Selenium is nowadays an indisputable standard in browser automation. Its architecture is well-known and all popular browsers are supported out of the box. More than that commercial companies provide Selenium infrastructure as a paid service. But is it comfortable to use Selenium server on developer’s machine?

Problem

Being web-application developer or QA automation engineer you can face the following inconveniences in your experience with Selenium server:

  1. It is complicated to install and use multiple versions of the same browser. Binary packages normally allow only one active browser version. Selenium or its web drivers normally search browser binaries in some predefined paths. So trust me — it is difficult.
  2. If you are using Selenium to launch a browser from your operating system — it clutters your disk with cache and other temporary files.
  3. More than that you can’t guarantee that browser settings remain in the same state like it was after fresh installation. For example you can accidentally change proxy server or security settings. This can lead to broken tests.
  4. Difficult to run several tests in parallel in multiple browsers. Trying to do this causes different issues with window focus: not firing events, unexpected CSS styles and so on.
  5. Need to know browser versions compatible to installed Selenium version. The same problem occurs with webdriver binaries.

Introducing Selenoid

In my previous article (part I, part II) I briefly described new open-source Selenium tools: Ggr and Selenoid. Ggr is mainly used to organize large Selenium clusters and is not needed to use Selenium on your computer. What I am going to talk about is Selenoid — an alternative lightweight Selenium hub implementation that launches browsers in Docker containers.

Installation

Having said that let me show how easy and user-friendly Selenoid is. To start using it you need to complete 3 short steps:

  1. Create Selenoid configuration directory and generate configuration file:
# mkdir -p /etc/selenoid# docker run --rm -v /var/run/docker.sock:/var/run/docker.sock \
aerokube/cm:1.0.0 selenoid --last-versions 2 --tmpfs 128 --pull \
> /etc/selenoid/browsers.json
# docker run -d --name selenoid -p 4444:4444 \
-v /etc/selenoid:/etc/selenoid:ro \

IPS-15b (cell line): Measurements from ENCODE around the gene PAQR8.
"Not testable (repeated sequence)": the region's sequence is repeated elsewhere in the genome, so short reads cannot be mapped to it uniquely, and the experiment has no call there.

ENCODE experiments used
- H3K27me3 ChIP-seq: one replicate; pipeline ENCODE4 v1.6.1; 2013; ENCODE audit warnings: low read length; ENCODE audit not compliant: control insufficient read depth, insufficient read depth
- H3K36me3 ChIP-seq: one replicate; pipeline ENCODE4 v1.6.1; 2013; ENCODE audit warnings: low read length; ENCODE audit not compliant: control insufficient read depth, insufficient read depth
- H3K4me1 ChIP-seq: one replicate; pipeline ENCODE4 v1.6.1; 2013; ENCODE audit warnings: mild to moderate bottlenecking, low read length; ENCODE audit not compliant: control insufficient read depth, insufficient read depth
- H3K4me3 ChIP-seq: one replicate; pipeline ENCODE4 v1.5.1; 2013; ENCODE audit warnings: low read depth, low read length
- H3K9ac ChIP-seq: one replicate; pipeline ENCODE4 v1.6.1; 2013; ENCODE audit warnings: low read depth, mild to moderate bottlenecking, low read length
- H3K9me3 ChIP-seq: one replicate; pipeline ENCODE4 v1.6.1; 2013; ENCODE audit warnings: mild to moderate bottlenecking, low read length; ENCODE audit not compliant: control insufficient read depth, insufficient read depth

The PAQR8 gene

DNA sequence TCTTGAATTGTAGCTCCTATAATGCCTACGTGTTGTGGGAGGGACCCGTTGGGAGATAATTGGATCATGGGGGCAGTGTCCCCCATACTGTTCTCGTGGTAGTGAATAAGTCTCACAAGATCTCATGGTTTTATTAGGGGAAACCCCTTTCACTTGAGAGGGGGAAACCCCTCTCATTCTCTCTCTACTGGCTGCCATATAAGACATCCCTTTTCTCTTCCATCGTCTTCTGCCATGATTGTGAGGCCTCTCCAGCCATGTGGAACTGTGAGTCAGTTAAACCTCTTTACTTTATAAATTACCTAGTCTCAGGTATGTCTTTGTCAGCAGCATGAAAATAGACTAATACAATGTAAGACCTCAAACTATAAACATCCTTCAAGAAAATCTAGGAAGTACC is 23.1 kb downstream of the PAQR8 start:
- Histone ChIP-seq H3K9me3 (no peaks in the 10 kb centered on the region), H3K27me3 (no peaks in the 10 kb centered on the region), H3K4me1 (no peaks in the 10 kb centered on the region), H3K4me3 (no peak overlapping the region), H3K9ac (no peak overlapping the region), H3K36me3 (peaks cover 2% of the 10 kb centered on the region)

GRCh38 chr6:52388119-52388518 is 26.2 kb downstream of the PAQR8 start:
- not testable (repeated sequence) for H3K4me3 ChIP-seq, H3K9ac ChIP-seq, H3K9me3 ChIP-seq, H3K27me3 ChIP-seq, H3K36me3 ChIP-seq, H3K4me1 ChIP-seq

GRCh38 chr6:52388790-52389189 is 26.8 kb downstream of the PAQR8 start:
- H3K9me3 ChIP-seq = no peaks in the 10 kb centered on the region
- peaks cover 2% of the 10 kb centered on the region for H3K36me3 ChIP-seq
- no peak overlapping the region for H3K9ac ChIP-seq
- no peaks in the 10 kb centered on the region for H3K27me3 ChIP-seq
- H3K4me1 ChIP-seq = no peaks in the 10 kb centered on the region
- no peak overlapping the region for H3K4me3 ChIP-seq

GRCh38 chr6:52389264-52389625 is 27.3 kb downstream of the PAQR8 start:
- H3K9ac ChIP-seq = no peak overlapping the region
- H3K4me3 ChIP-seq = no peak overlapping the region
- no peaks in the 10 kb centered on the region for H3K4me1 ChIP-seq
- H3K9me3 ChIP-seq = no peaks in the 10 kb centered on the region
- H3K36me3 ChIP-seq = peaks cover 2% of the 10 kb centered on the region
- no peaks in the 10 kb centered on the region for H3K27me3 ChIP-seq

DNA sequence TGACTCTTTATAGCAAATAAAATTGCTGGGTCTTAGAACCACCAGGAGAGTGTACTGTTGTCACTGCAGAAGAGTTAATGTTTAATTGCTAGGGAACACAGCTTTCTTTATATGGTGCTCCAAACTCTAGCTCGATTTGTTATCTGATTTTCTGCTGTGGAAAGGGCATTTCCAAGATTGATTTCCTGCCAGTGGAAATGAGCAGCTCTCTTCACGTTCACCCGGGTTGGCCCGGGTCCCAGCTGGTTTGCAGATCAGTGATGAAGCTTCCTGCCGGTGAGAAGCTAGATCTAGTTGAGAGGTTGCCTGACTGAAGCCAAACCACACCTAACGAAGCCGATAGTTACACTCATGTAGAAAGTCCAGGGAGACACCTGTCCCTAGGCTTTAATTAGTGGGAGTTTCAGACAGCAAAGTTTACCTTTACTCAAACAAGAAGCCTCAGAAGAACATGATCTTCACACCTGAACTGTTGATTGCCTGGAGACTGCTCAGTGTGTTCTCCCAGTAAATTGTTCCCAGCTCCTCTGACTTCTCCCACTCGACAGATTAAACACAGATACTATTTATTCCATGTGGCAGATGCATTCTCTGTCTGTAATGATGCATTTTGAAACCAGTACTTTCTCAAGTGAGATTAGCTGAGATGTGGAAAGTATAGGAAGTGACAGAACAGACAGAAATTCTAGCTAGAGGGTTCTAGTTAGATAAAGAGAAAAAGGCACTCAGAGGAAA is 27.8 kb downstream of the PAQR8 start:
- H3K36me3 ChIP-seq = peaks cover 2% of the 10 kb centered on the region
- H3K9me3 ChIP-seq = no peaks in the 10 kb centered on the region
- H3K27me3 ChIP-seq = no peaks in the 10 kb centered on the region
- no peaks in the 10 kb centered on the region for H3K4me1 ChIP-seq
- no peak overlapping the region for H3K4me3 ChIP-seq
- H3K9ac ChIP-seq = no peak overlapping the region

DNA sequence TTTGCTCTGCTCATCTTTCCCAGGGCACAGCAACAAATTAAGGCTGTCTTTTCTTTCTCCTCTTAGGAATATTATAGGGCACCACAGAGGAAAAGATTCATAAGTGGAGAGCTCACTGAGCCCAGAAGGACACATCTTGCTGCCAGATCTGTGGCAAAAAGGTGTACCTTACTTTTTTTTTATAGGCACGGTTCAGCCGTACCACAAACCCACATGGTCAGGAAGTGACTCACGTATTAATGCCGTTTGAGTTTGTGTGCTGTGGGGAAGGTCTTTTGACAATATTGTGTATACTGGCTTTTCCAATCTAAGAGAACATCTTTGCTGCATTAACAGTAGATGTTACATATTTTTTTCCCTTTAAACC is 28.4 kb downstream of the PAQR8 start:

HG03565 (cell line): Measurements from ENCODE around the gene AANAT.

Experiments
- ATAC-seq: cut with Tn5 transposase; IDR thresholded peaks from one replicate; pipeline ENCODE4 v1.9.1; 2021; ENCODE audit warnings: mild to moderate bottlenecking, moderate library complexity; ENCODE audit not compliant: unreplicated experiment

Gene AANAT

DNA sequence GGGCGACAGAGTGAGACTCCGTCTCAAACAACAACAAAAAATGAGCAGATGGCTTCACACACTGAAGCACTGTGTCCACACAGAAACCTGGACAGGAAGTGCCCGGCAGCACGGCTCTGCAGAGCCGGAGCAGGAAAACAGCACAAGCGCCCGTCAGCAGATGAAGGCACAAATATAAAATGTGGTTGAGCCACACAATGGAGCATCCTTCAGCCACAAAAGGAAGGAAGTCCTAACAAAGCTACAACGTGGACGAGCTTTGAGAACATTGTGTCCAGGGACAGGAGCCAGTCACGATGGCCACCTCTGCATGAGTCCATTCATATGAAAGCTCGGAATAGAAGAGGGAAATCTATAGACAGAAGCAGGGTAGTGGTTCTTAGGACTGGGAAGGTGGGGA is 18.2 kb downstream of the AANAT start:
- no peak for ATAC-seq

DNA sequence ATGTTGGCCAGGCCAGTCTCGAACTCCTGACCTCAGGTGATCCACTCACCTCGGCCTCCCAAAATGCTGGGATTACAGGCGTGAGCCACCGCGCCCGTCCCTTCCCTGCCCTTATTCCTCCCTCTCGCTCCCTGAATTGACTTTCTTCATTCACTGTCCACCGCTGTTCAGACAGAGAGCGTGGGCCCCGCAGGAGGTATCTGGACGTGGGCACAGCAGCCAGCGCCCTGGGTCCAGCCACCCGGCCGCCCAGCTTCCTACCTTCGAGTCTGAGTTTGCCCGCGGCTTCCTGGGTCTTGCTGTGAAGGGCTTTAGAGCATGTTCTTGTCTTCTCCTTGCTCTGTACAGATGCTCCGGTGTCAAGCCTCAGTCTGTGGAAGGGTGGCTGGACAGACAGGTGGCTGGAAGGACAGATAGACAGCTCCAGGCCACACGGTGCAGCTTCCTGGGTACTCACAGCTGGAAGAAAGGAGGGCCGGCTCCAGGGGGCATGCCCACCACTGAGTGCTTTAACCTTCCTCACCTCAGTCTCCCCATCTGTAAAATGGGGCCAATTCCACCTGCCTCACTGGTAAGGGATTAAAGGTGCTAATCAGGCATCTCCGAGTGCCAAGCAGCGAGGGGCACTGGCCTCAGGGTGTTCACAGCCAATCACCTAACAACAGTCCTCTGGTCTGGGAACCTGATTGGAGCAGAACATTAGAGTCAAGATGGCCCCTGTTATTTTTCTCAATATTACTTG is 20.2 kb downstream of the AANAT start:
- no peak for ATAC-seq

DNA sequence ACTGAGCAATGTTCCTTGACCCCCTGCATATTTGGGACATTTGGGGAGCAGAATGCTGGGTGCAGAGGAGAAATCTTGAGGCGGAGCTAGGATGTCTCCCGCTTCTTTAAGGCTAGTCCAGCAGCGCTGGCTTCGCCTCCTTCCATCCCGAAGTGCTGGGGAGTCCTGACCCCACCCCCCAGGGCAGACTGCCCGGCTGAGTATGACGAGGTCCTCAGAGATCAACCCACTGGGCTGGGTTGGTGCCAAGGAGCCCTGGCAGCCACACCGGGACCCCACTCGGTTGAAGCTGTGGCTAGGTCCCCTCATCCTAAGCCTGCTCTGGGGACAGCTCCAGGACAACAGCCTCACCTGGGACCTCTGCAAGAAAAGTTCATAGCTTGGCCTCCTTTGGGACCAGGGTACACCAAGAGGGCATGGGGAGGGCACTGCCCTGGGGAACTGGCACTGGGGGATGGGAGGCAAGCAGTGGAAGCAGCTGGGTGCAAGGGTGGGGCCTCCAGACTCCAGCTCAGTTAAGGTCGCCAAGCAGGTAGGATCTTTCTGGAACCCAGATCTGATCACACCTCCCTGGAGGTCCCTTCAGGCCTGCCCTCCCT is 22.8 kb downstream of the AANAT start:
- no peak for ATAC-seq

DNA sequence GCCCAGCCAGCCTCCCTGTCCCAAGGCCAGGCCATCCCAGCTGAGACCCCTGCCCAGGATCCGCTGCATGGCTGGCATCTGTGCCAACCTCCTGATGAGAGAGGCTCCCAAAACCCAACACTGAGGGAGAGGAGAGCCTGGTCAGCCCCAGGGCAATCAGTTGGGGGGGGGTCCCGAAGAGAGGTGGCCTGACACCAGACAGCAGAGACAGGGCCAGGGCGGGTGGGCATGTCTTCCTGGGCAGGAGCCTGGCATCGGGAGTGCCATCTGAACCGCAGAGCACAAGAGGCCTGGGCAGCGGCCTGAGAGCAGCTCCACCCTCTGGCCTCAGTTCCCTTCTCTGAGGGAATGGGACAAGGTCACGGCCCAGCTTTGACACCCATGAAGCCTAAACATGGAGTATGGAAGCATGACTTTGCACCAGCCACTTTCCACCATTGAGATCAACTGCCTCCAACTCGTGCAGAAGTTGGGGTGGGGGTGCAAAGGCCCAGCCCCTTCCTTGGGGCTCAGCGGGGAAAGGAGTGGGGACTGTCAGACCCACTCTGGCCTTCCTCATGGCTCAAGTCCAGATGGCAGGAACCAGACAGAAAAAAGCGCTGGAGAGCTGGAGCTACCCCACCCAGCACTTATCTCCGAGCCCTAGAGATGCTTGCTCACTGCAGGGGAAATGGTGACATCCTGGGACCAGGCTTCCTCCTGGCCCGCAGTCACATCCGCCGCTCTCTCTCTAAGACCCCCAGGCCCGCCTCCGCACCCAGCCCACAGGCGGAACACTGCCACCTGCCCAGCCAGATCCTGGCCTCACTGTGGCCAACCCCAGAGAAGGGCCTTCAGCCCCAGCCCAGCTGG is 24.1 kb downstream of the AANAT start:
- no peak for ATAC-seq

-v /var/run/docker.sock:/var/run/docker.sock \
aerokube/selenoid:1.1.1
http://localhost:4444/wd/hub

User interface and statistics

Selenoid can be used in conjunction with Ggr to organize large Selenium clusters. This is why it does not have any user interface like Grid Console in original Selenium. You can view browser consumption in two different ways:

# docker run -d --name selenoid-ui --net host \
aerokube/selenoid-ui:1.0.0
http://localhost:4444/status
$ curl http://localhost:4444/status
{
"total": 80,
"used": 14,
"queued": 0,
"pending": 1,
"browsers": {
"firefox": {
"46.0": {
"user1": 5,
"user2": 6
},
"48.0": {
"user2": 3
}
}
}
}

Ready to use containers with browsers

That is good to have a tool that automatically starts containers with different browsers for you. But that’s even better to have ready to use containers with various browser versions. We did an effort and packed a lot of different versions of Firefox, Chrome and Opera in containers. You can see all available containers on selenoid@DockerHub.

# docker run --rm -v /var/run/docker.sock:/var/run/docker.sock \
aerokube/cm:1.0.0 selenoid --last-versions 2 --tmpfs 128 --pull \
> /etc/selenoid/browsers.json
# docker kill -s HUP selenoid
screenResolution: 1280x1024x24

Conclusion

In this article I demonstrated how to efficiently orchestrate different Selenium browsers. Trust me — Selenium can be painless. If you are interested in efficient software testing infrastructure — find more open-source tools in our Github or follow us on @aerokube.

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